Cappadocia: early morning gingerbread scenery from 700m

Cappadocia is a small town in the middle of a volcanic area roughly in the middle of Turkey.  The ground is packed ash and pumice, pretty much.  Apparently it’s technically called ‘tuff’.  Apparently someone’s decided recently that it’s OK for technical words to sound like ‘tuff’ these days.  The state of the world these days…  (That’s OK, I’ve just discovered I get to use the world ‘troglodyte’ correctly in this post – and not just to refer to my friends.  So I’m happy.)

So anyway, it doesn’t rain much in Cappadocia, but when it does, it rains hard.  This combination – ‘tuff’ and occasional erosion-friendly torrential rain – results in vaguely conical stalagmite-like protuberances projecting weirdly out of the ground, looking for all the world like they’re made out of gingerbread.

Gingerbread-y, no? Looking out over Göreme.

There are a couple of valleys in the area, and in the cliffs of these, and in the stalagmite things, people have carved out caves.  They started doing this a very, very long time ago, and it seems to have been a popular past-time in particular for early troglodyte Christians, who built cave monasteries and cave chapels and whole cave settlements there.  (Hooray, ‘troglodyte’!)  So lots of the caves are decorated with old friezes, etc.  Some of those are viewable from the other side of ropes in the Göreme Open Air Museum.  Others you can go climb through if you find them yourself when hiking through the valleys.

So I spent about five or six hours one afternoon hiking and climbing through the valleys.  There’s something very rewarding about discovering and exploring these little bits of history yourself.  And some of the cave decorations are surprisingly well preserved.

A remarkably well-preserved chapel decoration in a cave I clambered through while hiking around Cappadocia.

A part of one of the larger cave chapels I came across.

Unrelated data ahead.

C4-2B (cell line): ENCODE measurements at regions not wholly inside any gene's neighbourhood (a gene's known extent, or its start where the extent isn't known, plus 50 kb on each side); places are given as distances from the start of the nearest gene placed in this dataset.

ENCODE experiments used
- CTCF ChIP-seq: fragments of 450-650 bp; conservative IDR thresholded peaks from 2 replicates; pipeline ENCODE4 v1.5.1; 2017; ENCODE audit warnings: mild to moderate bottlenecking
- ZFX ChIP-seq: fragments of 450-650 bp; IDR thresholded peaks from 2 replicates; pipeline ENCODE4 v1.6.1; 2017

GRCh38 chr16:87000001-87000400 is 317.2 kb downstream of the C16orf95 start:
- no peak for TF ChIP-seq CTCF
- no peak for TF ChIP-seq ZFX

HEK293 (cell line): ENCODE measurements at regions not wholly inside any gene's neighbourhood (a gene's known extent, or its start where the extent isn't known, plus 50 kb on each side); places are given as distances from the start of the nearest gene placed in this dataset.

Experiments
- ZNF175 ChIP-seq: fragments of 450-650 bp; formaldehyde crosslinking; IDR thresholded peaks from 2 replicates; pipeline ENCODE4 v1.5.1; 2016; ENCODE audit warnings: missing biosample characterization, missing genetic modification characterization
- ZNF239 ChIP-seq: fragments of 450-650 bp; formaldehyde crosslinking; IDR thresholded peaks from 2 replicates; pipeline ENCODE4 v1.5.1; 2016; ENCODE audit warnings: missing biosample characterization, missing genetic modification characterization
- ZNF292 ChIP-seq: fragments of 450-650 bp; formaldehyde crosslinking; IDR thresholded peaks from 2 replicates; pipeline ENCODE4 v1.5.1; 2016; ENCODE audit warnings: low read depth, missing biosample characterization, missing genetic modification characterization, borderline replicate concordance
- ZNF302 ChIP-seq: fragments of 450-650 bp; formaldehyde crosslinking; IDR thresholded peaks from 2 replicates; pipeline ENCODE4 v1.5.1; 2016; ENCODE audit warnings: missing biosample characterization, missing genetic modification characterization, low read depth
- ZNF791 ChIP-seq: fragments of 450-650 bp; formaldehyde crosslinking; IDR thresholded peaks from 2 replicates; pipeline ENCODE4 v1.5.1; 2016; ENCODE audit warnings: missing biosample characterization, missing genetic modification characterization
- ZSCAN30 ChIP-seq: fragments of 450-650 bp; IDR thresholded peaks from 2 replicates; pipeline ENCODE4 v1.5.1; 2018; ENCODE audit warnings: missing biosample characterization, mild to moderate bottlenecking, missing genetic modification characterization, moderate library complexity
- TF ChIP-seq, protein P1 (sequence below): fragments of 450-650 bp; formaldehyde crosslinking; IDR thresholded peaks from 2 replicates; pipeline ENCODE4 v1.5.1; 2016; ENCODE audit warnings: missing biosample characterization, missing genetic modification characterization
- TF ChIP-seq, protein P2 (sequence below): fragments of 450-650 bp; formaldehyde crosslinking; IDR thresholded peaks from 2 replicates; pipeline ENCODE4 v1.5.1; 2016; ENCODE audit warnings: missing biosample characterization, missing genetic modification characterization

So I recommend the hiking – though ideally with a better map than my crappy tourist thing:  the trails are reasonably well marked, but finding where they start and figuring out how they diverge can take a bit of work, especially when your crappy tourist map has them starting off roads which turn out not to exist.

But the hiking isn’t why people go to Cappadocia – in fact, most people don’t bother with it (their loss, the fat, lazy bastards!).  People go for the hot air ballooning over the valleys and stalagmite things.  (They’re called ‘fairy chimneys’ apparently.  Personally I’ve decided that’s a silly name, so I’m sticking with ‘stalagmite things’.)

Early morning gingerbread scenery from a hot air balloon over Cappadocia.

I’ve never been in a hot air balloon before, so I can’t compare it to ballooning elsewhere.  I can, however, compare it to not going hot air ballooning in Cappadocia, and compared to that, it’s fantastic.  Of course, to get the best display over the valleys and stalagmite fairy things, you and 139 other balloons all go up at sunrise.  And of course, clever bastard that I am, I did mine the day after the summer solstice, making it a somewhat early morning, with a hostel pickup at 4.50am.  But the whole experience was spectacular, even if it was finished off with a less-than-quality and somewhat cheesy glass of crappy ‘champagne’.

The colours of the sunrise over the valleys, the stalagmite fairy things, the caves, and the other balloons – yeah, not too bad.  Worth checking out if you have the chance.

Hehe, ‘troglodyte’.

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